Use this URL to cite or link to this record in EThOS: http://ethos.bl.uk/OrderDetails.do?uin=uk.bl.ethos.589805
Title: Autobiographical and researched experiences with academic writing : an analytical autoethnodrama
Author: Moriarty, Jess
Awarding Body: University of Brighton
Current Institution: University of Brighton
Date of Award: 2013
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Abstract:
This thesis identifies analytical autoethnography as a methodology that synthesises autobiography and social critique in order to resist, and also change, dominant authoritative discourse. The author has carried out twelve open-ended interviews with academics from a variety of subject areas at one university in order to elicit autobiographical experiences with academic writing and the so-called 'publish or perish culture'. Evidence from the author's autobiographical experiences and the interview data have been used to inform a short autoethnodrama set in a university on the south coast. This triangulation of research- autobiography-script seeks to maintain the balance between rigorous academic analysis and experiential autobiographical reflection via a creative and emotionally charged text. The autoethnodrama considers the 'impact' of the Research Assessment Exercise (RAE) and current such exercises, and the possible and real effects of the pressure to 'publish or perish' on institutional culture and individual lives. Autoethnodrama is justified as a methodological approach because it seeks to resist positivist-informed 'master' narratives, instead offering a highly charged, creatively written text that explicitly links autobiographical experiences and the social/cultural group under study without claiming objectivity or denying a personal bias. The research proposes that autoethnography can encourage an enlightened reading of a text and empower readers with an enhanced process of meaning-making. A maj or finding of the research is that this is important and that autoethnography also offers the potential for making academic writing more democratic and inclusive. The research identifies staff development strategies that offer the potential for a less stressful academic writing process and democratic university environment including mentoring and other explicit institutional support. In addition the research identifies the process of producing this thesis as a means of further democratising the conventional academic writing process and progressing the case for a more inclusive and expansive approach to academic writing. The thesis proposes a more holistic and person-centred approach to academic writing and also to academic life.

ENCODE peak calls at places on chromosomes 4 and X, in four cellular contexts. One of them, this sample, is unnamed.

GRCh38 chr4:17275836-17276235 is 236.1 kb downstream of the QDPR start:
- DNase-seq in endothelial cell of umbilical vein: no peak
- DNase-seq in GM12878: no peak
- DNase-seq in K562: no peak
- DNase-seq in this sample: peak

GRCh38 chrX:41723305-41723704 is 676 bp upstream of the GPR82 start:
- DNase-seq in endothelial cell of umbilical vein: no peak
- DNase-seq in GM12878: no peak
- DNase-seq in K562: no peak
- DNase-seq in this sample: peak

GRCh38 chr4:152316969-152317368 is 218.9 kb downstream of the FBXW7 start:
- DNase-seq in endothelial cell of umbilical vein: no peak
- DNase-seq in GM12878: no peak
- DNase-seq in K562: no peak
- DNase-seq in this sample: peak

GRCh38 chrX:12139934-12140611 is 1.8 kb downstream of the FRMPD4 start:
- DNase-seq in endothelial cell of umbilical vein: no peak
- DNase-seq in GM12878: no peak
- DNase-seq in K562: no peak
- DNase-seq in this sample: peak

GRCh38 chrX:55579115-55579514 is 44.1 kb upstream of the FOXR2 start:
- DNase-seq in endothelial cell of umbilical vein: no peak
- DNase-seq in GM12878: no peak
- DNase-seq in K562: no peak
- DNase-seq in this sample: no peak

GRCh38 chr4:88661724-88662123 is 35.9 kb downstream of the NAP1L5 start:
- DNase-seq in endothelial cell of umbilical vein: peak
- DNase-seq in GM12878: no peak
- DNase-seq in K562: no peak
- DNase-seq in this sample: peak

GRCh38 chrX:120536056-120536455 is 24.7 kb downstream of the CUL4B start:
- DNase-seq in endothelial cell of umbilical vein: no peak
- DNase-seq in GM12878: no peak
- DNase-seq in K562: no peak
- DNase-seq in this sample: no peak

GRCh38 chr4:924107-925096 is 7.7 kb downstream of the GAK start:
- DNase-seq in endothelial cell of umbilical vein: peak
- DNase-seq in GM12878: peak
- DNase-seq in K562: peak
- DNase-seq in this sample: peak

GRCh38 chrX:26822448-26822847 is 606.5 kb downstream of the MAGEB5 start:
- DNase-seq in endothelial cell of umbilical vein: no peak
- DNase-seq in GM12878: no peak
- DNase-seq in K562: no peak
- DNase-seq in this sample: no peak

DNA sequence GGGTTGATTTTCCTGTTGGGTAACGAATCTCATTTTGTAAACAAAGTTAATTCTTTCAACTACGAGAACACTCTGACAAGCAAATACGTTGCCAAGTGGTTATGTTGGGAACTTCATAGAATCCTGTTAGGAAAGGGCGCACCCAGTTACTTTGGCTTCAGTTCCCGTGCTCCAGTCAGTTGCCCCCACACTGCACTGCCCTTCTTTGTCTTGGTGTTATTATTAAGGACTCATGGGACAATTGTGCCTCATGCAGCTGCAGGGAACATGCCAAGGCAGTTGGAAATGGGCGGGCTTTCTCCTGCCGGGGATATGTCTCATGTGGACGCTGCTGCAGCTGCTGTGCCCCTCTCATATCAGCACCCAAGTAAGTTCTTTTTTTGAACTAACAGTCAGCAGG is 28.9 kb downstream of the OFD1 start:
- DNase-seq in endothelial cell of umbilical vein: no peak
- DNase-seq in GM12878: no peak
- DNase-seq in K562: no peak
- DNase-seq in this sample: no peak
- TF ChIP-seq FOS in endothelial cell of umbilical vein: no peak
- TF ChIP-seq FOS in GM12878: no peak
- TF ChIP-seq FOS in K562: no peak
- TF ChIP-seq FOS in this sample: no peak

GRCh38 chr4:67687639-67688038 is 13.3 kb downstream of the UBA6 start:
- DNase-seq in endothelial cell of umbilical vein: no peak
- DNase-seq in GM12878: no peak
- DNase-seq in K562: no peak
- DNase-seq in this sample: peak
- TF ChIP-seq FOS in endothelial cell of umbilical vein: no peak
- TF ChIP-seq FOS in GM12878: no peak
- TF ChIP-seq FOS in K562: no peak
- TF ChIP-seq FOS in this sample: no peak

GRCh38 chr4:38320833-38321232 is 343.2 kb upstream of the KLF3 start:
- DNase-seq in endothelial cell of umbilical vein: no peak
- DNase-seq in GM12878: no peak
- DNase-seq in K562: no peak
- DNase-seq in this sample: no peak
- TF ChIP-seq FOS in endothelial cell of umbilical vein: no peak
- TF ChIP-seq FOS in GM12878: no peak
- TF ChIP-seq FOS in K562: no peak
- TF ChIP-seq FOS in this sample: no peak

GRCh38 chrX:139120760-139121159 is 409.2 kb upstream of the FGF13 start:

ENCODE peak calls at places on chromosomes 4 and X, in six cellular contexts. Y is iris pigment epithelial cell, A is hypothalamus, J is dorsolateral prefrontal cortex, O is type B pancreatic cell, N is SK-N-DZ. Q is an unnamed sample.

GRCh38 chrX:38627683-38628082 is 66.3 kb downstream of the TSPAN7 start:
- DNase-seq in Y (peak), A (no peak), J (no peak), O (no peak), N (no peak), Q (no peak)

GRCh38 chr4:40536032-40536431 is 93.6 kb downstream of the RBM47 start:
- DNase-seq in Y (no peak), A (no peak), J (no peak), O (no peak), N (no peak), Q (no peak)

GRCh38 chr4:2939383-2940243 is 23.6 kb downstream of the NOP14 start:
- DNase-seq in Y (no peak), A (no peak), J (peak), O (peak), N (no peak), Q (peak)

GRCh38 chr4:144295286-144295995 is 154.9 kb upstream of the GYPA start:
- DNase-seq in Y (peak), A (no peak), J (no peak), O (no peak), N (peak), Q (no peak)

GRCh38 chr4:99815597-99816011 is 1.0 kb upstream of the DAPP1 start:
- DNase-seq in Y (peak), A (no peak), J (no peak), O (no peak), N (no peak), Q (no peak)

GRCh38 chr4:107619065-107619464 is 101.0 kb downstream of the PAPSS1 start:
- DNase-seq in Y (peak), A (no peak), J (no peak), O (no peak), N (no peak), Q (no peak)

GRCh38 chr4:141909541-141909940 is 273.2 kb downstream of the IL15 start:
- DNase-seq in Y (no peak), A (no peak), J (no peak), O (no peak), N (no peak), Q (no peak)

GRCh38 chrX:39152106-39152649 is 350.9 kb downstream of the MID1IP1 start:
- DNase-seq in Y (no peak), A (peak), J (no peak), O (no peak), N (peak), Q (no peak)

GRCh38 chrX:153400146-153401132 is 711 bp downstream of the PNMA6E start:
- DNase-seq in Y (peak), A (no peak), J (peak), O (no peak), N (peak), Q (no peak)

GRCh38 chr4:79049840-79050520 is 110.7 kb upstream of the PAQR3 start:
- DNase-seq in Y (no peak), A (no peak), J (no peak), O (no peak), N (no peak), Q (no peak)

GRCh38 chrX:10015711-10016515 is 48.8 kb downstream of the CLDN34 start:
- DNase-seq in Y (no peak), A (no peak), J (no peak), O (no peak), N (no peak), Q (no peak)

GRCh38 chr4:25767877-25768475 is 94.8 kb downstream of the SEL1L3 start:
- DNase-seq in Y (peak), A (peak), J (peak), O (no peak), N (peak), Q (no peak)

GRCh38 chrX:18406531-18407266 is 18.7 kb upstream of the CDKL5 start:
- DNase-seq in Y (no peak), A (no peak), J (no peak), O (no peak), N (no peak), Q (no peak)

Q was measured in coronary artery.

Supervisor: Not available Sponsor: Not available
Qualification Name: Thesis (D.Ed.) Qualification Level: Doctoral
EThOS ID: uk.bl.ethos.589805  DOI: Not available
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